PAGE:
Trade ya’ Tonko for Murphy

I’m no fan of Scott Murphy, the outgoing congressman from New York’s 20th District.  However, I’d take him in a heartbeat over my representative from the 21st District: Paul Tonko.

It all relates to the ongoing tax rate debate.  (Hey, that rhymes!)  Tonko voted against extending the current income tax rates that were lowered during the Bush administration.  Murphy voted to extend them, although he didn’t sound terribly excited about his vote.  The crux of the issue is whether or not those tax cuts should be extended for everybody, including the “rich,” or whether they should be extended only for the middle class and below.

Here’s a comment from Tonko in WNYT’s story about the vote:

“I am committed to providing tax cuts for the middle class … What I am against is extending a bonus tax cut for the wealthy.  They don’t need it — and we can’t afford it,” said Tonko.

Nah, don’t worry about letting the tax cuts expire for the middle-class folks in your district.  Just as long as those evil rich folks don’t get richer.

Here’s a shocker.  I’m all for extending the tax cuts to rich and poor alike. (Okay… that’s not a shocker for anyone who’s been reading my blog.)  I’m not rich.  Far from it.  But I recognize that it is far more likely that I’ll pick up a much-needed job from a so-called rich business person.  Tax cuts might make it easier for them to afford to hire new folks.  Tax increases… just the opposite.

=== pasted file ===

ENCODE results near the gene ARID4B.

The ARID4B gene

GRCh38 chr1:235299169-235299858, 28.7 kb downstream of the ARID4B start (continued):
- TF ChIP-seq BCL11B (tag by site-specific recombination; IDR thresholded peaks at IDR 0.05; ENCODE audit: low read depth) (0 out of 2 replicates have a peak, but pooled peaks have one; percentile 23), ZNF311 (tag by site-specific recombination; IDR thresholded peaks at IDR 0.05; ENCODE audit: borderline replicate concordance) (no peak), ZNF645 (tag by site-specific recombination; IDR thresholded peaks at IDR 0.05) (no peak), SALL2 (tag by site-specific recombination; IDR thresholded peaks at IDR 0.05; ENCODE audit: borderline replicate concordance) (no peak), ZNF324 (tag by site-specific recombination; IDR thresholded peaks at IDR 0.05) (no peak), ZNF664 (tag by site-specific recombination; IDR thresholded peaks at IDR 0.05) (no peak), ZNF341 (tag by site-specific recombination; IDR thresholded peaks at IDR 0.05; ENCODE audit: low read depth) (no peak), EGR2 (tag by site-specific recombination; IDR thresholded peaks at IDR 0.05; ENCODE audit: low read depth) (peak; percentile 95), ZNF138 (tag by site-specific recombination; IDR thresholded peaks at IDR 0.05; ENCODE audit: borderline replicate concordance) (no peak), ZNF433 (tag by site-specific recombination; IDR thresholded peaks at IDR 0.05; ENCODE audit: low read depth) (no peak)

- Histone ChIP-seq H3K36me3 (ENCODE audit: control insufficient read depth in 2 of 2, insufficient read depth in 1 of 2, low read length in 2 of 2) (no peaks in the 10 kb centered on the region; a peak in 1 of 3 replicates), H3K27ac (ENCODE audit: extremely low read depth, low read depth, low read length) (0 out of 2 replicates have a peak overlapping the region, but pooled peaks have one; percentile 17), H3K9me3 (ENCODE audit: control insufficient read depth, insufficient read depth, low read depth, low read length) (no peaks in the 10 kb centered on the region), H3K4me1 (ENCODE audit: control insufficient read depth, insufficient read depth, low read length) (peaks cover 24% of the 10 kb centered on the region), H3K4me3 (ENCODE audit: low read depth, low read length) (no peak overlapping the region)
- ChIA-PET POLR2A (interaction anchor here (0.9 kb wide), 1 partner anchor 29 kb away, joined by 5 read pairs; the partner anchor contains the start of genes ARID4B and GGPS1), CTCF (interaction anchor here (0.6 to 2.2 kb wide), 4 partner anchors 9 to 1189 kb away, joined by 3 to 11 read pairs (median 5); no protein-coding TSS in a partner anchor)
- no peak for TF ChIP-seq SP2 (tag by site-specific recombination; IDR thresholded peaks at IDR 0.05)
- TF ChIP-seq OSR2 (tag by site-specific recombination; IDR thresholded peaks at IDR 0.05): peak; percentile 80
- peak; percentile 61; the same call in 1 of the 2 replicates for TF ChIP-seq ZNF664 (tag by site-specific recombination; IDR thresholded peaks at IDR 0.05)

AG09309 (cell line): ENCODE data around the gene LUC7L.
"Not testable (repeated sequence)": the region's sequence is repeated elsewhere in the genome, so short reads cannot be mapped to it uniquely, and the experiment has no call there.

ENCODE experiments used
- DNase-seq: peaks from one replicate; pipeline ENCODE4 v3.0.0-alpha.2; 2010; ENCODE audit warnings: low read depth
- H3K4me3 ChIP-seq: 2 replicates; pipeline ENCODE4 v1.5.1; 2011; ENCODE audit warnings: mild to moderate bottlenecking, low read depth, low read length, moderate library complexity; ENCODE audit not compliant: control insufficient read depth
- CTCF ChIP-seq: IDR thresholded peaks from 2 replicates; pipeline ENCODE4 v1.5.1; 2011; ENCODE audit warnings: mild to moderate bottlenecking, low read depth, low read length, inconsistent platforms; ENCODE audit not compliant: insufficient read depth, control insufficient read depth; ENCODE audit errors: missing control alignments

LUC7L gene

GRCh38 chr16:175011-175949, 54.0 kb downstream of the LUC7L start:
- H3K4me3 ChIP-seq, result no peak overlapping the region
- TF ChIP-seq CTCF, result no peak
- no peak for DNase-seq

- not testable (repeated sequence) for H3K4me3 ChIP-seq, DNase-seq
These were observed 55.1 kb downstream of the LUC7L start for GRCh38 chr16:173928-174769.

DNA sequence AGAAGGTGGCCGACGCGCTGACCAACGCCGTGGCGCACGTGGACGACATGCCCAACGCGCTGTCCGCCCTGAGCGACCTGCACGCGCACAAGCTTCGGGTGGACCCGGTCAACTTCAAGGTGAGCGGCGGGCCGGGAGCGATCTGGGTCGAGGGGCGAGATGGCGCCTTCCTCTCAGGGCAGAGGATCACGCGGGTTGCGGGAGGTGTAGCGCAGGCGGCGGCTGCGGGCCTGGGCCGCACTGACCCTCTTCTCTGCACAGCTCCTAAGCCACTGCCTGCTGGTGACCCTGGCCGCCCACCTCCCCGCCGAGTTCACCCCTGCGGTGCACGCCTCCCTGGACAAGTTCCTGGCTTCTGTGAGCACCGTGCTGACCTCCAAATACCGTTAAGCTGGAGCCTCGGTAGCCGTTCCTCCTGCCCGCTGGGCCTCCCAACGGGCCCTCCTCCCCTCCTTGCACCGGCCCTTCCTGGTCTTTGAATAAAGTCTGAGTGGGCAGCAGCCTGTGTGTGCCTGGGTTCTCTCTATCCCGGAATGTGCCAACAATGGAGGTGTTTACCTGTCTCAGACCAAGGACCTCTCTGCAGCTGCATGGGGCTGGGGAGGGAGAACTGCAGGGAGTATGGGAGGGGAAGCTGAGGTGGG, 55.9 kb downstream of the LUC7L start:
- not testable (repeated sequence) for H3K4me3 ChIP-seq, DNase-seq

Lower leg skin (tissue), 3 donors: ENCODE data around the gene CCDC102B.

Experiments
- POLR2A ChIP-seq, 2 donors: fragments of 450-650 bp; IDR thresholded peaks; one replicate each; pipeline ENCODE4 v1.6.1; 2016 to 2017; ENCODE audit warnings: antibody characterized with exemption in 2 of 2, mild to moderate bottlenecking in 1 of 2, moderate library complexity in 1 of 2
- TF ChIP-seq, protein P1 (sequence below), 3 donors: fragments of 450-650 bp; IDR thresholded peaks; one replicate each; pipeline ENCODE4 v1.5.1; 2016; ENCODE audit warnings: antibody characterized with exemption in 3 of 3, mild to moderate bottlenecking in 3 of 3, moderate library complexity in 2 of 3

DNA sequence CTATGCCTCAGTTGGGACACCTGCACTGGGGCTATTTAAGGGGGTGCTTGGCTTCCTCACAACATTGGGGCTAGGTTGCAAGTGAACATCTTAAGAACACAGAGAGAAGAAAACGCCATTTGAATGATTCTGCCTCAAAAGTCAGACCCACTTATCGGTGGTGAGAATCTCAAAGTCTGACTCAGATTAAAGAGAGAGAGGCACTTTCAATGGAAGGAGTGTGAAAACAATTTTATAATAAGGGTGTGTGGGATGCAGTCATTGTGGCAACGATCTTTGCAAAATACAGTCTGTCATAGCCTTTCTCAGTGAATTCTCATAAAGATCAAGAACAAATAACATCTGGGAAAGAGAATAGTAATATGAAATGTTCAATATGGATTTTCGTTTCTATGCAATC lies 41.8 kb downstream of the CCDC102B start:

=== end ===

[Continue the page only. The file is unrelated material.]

However, a few days ago, Tonko argued that my logic is faulty in a post on The Hill’s Congress Blog.  He threw around a bunch of numbers that supposedly prove that the tax cuts didn’t help the job market, even prior to the recession.  Now, I’m no economic expert.  My eyes tend to glaze over when digging into economic terminology.

I took it as an opportunity to ask myself whether or not I would change my mind if Tonko’s argument were true.  I’m not convinced that Tonko’s case is convincing, but for argument’s sake…

And ya’ know, my thoughts on this current debate do not change.  Not an iota.  At a minimum we should extend the tax cuts for everybody even if they don’t help the job market.  I’d rather err on the side of giving folks their money, rather than the guv’mint.  Of course, that should also come with some deep federal spending cuts… but that’s a whole other can of worms.

While I’m on the topic, I just love the way Tonko started his blog post:

I have one question for President George W. Bush and the Republican leadership in Congress. Where are the jobs?

Mr. Tonko, you’re kidding, right?  The Dems controlled the House, the Senate, and the Executive Branch for the last two years.  If these tax cuts were so egregious, shouldn’t you have already taken action to raise taxes? (Especially on them rich folks?)

I’m not the biggest fan of “W’s” economic policies, especially later in his second term.  However, it’s been TWO years.  Quit whining.

Tonko’s blog post gets better, though:

If there was one message I heard loud and clear this November it was that we simply cannot afford to continue business as usual in Washington, D.C. We must take a serious look at our debt and how we are spending public dollars and collecting taxes.

I’ll believe it when I see it.  I’m not holding my breath, either.

One final point:  Mr. Tonko, if you want to show your middle-class constituents that you are serious about controlling spending, my recommendation is to stop your double dipping.  (Congressman Tonko collects a state pension of almost $65,000 annually on top of his congressional salary.  Check out this story by YNN.)  I know it’s not illegal. But it leaves a bitter taste in my mouth when I see an elected official double dipping.

If nothing else, donate your retirement pay to a struggling charity, at least until you truly retire from government “service.”

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